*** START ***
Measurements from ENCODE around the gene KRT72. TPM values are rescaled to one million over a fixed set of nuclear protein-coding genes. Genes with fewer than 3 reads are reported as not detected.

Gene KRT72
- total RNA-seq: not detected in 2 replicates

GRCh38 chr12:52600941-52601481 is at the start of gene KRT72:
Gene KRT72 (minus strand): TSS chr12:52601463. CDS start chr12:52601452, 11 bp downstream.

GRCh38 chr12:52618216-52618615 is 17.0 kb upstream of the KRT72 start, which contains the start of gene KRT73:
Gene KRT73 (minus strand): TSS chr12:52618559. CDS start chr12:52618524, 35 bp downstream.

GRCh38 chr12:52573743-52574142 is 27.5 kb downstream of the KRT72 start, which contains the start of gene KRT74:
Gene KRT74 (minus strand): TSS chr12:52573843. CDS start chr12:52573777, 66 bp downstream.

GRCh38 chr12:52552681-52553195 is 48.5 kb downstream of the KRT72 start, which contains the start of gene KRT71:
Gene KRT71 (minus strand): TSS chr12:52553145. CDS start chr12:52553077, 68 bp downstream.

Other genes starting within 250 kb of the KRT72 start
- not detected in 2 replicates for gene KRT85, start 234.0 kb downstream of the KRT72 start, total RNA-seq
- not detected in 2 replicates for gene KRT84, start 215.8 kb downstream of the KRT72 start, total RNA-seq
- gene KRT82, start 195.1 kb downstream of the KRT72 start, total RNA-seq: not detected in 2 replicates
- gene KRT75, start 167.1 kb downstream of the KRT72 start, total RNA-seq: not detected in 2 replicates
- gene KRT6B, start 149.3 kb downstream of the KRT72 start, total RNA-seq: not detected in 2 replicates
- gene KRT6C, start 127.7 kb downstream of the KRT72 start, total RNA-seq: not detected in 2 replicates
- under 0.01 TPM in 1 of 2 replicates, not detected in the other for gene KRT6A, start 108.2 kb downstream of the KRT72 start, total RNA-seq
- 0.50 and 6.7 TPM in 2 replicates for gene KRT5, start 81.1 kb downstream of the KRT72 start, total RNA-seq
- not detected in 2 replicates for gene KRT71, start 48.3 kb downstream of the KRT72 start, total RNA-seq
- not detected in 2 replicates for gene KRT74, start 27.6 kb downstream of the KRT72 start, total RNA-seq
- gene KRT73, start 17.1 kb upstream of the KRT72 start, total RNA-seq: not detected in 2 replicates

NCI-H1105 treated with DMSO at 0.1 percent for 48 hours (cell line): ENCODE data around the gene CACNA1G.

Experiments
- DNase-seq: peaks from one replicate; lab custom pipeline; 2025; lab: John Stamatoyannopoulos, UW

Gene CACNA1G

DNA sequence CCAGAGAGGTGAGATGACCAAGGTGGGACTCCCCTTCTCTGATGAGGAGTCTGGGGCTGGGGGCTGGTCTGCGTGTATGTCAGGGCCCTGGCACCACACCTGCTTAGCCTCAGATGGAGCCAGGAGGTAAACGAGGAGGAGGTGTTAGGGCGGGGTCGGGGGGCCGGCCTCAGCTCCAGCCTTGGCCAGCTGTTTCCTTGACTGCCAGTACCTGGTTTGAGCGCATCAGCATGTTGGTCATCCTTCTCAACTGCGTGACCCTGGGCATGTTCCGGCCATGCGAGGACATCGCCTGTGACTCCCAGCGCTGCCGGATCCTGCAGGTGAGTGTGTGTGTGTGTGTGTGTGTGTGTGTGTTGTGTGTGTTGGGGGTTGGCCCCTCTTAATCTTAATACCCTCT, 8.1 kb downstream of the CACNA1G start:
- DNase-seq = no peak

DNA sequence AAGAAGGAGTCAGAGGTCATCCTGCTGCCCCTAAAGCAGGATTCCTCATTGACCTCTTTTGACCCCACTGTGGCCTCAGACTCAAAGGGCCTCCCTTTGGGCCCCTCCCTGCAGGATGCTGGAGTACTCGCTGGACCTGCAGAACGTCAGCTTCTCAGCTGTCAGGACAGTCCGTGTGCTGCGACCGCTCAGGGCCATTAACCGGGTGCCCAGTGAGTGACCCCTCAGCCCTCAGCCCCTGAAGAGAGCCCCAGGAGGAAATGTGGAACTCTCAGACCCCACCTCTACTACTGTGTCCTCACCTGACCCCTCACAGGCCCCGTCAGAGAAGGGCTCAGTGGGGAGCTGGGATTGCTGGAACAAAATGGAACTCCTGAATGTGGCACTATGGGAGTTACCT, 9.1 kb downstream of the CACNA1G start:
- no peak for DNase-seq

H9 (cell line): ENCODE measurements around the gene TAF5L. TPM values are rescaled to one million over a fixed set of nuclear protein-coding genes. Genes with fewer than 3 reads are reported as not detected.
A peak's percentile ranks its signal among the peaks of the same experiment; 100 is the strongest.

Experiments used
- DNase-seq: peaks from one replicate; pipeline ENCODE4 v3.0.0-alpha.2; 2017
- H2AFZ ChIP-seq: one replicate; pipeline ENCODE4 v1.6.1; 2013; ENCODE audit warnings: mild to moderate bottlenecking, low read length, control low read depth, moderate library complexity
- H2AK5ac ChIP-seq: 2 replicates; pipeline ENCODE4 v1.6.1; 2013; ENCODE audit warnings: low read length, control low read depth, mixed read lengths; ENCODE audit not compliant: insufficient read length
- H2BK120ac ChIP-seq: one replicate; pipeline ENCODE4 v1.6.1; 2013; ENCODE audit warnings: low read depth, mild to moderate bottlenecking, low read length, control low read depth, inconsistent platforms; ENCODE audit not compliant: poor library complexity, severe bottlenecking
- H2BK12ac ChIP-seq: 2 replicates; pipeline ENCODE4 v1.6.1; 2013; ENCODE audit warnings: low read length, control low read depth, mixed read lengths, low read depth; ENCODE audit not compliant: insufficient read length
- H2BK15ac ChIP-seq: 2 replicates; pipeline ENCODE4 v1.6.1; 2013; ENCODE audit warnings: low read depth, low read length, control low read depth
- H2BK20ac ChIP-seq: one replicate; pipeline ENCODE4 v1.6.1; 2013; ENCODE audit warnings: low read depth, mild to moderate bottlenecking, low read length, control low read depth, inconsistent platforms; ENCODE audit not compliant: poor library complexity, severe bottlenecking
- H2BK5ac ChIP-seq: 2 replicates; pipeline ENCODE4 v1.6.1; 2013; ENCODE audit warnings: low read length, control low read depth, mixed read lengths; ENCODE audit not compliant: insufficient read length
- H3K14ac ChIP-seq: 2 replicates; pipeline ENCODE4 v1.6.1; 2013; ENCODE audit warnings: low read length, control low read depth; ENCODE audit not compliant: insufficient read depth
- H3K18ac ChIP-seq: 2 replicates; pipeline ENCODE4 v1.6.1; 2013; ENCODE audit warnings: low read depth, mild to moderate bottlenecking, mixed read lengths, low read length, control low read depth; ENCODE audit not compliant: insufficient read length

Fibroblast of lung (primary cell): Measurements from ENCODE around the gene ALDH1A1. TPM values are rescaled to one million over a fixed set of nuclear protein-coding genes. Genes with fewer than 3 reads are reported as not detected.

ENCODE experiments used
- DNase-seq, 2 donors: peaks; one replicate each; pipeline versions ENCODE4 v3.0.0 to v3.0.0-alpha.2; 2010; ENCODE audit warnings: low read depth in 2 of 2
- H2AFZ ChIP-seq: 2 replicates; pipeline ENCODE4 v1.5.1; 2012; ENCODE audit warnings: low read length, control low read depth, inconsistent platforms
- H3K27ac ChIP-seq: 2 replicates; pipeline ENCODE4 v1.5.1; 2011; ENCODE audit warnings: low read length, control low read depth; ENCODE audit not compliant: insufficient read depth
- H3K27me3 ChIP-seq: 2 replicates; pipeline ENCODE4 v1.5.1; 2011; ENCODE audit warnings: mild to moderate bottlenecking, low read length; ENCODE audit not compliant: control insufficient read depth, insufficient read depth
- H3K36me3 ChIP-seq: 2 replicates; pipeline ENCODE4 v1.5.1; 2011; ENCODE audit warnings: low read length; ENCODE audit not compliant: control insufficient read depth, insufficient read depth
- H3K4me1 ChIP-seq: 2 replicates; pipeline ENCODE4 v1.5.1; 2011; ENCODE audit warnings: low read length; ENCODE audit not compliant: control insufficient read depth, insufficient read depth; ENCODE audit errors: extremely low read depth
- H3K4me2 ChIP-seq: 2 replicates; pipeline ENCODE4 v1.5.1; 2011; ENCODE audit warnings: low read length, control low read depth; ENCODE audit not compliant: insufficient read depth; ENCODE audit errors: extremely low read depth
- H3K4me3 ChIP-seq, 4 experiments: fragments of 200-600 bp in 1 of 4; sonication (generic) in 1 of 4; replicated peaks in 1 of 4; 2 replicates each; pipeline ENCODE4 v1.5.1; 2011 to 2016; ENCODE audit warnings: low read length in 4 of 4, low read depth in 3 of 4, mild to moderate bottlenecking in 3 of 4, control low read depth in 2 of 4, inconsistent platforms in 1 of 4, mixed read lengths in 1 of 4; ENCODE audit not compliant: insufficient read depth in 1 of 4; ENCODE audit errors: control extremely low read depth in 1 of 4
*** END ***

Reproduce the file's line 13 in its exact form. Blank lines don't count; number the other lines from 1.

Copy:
- not detected in 2 replicates for gene KRT85, start 234.0 kb downstream of the KRT72 start, total RNA-seq